Wednesday, November 03, 2004

Muslim Mango Pudding

(Yeah, another page port, enjoy!)

I love those little Asian jelly deserts they sell in better stores (you know, the ones that also sell squid). This site has some pics of some Asian jellys; my thanks to the Federation of Canadian Idiots for the link (and before you get to feelin' all high and mighty, the U.S., U.K., and Ireland want you to know they have just as many idiots as the Canadians).

So anyway, I'm munchin' down on these bad boys (while trying not to choke on them like a bloomin' moron), and I glance at the back of the package and am shocked to see that there may be secret ingredients in the pudding that may make me a Muslim:

I decided to do a web search to make sure that there was no 'Jim Jones' goodness in my snack. I, of course, found out that this is just a symbol from some organization in the Philippines that certifies it as being 'Kosher' for Muslims. But additionally, I found an article with some interesting notes on Islam in the Philippines. Firstly, let's find out who is behind the Muslim terror network in the Philippines, it's not a big surprise:

Khalifah, Osama bin Laden’s brother-in-law, lived in the Philippines from 1986 to 1994 when he ran the International Islamic Relief Organization, a Saudi Arabia-based charity group. Khalifah is said to have given funds to the Abu Sayyaf. Al-Lahim joined the IIRO Manila office after Khalifah left. [Emphasis mine]

Okay, okay, but how did so many Muslims get into the Christian Philippines to begin with?

The massive number of workers in the Middle East boosted the ranks of Filipino Muslims. Lacar estimates the number of converts from 1970 to the present to be more than 100,000. Abdul Rahman Linzag of the Islamic Dawah Council of the Philippines (IDCP) observes though that some convert for convenience. In the Middle East, workers who switch to Islam enjoy benefits that non-Muslims don’t [like living!].

Well how bad is Saudi Arabia? Fortunately, Derb over at NRO found this long article that details how nasty a place it is. How about a taste, it's almost as good as Muslim pudding!

The self-effacement of an entire sex, and, in consequence, of sexuality itself, was the most unnerving feature of Saudi life. I could go through an entire day without seeing any women, except perhaps some beggars sitting on the curb outside a prince’s house. Almost all public space, from the outdoor terrace at the Italian restaurant to the sidewalk tables at Starbucks, belonged to men. The restaurants had separate entrances for “families” and “bachelors,” and I could hear women scurrying past, hidden by screens, as they went upstairs or to a rear room. The only places I was sure to see women were at the mall and the grocery store, and even there they seemed spookily out of place. Many of them wore black gloves, and their faces were covered entirely—not even a pair of plummy, heavy-lidded Arabian eyes apparent. Sometimes I couldn’t tell what direction they were facing. It felt to me as if the women had died, and only their shades remained.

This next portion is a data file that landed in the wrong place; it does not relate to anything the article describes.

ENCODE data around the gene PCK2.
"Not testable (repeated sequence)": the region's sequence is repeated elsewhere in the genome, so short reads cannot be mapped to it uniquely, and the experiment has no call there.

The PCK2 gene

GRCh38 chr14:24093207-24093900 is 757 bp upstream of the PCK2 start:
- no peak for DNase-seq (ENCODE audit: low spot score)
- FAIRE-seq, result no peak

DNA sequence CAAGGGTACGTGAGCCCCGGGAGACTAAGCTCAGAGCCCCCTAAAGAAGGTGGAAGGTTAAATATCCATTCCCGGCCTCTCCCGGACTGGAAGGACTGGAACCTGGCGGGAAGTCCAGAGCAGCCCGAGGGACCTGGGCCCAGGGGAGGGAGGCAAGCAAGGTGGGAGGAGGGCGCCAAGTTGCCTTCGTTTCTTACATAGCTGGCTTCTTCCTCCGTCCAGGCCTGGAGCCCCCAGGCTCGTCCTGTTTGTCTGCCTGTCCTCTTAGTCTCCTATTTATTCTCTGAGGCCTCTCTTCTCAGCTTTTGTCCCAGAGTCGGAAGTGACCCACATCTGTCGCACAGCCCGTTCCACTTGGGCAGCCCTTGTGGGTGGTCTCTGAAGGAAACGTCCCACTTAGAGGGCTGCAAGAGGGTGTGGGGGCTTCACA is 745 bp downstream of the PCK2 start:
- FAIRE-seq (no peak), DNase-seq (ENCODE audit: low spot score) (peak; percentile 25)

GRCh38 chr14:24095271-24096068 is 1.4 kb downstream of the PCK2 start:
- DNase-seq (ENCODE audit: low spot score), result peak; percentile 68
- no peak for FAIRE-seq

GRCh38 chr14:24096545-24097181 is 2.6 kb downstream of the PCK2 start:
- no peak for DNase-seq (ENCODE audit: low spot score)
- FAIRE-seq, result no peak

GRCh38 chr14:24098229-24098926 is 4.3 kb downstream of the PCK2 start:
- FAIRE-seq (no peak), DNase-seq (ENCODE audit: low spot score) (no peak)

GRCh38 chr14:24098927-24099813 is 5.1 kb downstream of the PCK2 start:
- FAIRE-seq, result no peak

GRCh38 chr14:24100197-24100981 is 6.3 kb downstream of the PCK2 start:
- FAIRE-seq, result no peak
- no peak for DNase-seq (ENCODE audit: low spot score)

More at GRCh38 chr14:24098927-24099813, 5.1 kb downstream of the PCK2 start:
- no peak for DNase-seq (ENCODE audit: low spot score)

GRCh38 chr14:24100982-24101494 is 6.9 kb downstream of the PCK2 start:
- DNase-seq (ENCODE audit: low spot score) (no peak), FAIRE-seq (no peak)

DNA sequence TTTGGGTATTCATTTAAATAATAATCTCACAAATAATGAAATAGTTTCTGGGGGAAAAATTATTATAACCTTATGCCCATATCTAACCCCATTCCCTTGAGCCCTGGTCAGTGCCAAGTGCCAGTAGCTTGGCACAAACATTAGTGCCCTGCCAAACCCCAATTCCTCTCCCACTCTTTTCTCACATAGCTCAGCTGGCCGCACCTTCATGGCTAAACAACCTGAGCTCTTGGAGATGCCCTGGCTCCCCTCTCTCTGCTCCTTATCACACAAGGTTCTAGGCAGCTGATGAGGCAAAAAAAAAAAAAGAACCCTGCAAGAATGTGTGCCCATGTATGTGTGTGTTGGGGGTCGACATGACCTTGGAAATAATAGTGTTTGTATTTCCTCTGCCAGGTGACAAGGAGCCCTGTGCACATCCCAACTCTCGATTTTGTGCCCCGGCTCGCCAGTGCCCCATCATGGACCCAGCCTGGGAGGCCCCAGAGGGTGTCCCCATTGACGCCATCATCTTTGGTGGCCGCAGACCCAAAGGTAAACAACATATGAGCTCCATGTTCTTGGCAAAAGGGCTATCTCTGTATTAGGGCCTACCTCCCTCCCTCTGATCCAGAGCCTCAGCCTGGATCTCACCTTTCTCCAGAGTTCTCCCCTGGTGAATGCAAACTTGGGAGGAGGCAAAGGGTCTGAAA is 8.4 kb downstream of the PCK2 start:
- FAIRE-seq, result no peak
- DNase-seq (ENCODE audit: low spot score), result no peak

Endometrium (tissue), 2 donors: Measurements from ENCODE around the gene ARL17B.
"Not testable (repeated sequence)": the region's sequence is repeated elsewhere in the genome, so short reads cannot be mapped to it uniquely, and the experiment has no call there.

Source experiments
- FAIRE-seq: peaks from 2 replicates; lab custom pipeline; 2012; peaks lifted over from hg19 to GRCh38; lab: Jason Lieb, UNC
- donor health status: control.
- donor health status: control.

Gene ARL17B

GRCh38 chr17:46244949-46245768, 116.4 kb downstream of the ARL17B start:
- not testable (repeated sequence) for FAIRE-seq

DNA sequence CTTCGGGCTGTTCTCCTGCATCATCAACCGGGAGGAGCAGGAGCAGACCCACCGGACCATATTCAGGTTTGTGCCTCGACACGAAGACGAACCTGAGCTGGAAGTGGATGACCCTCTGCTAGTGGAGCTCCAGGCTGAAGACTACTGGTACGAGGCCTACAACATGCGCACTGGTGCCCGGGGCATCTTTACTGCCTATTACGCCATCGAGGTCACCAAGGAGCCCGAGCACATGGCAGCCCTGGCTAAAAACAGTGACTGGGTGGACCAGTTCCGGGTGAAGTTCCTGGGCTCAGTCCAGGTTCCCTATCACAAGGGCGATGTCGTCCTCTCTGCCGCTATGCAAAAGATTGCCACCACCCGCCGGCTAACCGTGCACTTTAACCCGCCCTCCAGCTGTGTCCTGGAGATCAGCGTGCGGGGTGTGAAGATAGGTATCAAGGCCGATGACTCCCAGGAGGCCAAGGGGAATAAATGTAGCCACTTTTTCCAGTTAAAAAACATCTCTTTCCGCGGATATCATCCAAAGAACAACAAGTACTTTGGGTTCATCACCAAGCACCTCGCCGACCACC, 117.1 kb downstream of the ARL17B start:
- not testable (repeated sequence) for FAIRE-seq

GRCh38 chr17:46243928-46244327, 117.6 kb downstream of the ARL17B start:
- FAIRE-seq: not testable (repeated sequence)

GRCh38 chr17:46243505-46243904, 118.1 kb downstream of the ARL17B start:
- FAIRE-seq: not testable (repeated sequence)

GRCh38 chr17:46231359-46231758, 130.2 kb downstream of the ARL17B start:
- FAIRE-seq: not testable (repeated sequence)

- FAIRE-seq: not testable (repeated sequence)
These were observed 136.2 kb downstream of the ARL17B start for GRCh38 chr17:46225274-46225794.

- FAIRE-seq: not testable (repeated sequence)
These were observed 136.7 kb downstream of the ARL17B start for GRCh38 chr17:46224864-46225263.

hippie granny said...

Do you equate Halal with Jim Jones? There IS a connection of Islam and Halal, but all Muslims are not evil nor are they all terrorists. Not only have I spent a lot of time with "them", but I have even indulged in Halal food, and believe it or not, it doesn't rub off. I've never felt the least bit threatened and my own faith has remained intact. Halal geletin is safe to eat as are Kosher hot dogs, so go ahead and broaden your horizons. Abuses in Saudi Arabia are a different story for a different day.

Evil Sandmich said...

I'd never seen it before and actually didn't have any idea what it was before I did a search for it. I apologize if I did an insufficient job of stressing the fact that the certification is benign.

On a side note, I failed to point out that the Filipino government is making an effort to hijack the issuing of this certification instead of the Islamic Dawah Council so that they can collect the associated fees. Yeah, they have separation of church and state, but that may not be enough to hold a greedy bureaucrat back from making a money grab.